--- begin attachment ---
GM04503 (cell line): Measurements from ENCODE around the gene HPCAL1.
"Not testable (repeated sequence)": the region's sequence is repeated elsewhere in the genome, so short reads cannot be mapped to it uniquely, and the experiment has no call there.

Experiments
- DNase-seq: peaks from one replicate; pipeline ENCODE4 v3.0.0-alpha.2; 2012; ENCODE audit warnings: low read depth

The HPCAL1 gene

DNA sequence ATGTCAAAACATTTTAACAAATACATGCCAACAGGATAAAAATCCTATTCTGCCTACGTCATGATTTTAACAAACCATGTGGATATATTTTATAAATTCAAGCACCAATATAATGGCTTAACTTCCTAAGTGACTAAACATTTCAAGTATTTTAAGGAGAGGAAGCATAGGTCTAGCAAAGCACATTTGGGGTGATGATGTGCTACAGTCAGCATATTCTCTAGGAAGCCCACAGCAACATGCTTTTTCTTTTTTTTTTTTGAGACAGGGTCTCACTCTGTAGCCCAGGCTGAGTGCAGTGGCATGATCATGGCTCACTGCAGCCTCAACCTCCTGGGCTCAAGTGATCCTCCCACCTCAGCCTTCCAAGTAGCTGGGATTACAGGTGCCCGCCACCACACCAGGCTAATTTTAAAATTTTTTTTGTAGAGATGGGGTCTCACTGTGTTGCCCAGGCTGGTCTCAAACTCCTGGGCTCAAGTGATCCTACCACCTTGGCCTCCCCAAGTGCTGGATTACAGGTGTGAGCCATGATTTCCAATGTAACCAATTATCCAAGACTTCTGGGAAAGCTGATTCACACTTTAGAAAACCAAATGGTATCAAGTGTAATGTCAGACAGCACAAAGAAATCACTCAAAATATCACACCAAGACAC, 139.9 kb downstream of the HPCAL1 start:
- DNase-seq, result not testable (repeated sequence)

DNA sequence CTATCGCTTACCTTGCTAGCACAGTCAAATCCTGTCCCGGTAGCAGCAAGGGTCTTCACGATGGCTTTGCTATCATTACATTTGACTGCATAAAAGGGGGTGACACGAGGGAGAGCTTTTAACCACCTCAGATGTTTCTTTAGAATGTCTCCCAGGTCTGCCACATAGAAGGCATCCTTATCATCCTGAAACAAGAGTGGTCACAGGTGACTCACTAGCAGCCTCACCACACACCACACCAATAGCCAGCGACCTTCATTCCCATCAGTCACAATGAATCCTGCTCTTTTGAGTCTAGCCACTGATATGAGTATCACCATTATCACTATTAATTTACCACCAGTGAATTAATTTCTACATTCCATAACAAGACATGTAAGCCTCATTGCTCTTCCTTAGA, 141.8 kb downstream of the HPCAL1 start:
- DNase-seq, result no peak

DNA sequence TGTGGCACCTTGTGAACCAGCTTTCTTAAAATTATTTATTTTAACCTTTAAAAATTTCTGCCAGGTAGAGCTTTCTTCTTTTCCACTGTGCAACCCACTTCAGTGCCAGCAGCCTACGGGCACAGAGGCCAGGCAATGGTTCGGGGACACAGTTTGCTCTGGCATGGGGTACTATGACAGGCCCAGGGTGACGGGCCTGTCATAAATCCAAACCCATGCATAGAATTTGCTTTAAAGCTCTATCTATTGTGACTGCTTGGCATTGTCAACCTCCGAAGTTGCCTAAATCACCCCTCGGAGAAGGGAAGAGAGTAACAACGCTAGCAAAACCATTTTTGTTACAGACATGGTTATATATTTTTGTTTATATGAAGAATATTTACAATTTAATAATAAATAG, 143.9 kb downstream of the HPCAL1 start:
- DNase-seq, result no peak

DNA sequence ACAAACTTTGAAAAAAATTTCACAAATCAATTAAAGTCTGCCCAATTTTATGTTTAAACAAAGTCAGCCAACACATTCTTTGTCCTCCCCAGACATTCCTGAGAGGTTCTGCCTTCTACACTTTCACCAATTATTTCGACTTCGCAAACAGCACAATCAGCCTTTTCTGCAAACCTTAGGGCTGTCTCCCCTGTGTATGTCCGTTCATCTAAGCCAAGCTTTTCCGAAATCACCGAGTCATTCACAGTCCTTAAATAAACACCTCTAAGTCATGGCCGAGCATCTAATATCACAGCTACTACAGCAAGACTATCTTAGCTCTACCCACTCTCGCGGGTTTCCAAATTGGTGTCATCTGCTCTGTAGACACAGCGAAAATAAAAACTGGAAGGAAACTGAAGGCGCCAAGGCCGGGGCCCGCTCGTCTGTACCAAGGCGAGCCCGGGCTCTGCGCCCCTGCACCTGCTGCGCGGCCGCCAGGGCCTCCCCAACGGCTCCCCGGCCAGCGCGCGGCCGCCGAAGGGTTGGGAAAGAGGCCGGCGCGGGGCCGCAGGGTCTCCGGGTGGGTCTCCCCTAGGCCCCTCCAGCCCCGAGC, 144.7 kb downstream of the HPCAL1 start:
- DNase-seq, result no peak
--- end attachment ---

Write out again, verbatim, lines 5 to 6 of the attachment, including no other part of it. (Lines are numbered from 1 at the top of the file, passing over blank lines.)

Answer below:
The HPCAL1 gene

DNA sequence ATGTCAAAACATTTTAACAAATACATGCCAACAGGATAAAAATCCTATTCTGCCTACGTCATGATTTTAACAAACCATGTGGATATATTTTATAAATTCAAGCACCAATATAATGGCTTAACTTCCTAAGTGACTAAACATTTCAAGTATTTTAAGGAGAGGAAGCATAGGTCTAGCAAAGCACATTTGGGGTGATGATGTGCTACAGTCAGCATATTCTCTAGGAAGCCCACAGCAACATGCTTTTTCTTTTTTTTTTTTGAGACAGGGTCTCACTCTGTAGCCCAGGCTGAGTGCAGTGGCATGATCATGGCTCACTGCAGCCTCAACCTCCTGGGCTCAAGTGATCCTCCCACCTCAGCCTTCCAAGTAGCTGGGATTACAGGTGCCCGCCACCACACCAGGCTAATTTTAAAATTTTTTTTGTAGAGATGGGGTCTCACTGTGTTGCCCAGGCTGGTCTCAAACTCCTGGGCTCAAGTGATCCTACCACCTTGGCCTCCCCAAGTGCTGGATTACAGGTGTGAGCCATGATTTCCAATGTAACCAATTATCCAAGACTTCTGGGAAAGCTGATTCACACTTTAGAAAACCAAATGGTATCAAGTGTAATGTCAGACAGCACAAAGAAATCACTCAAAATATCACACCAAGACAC, 139.9 kb downstream of the HPCAL1 start: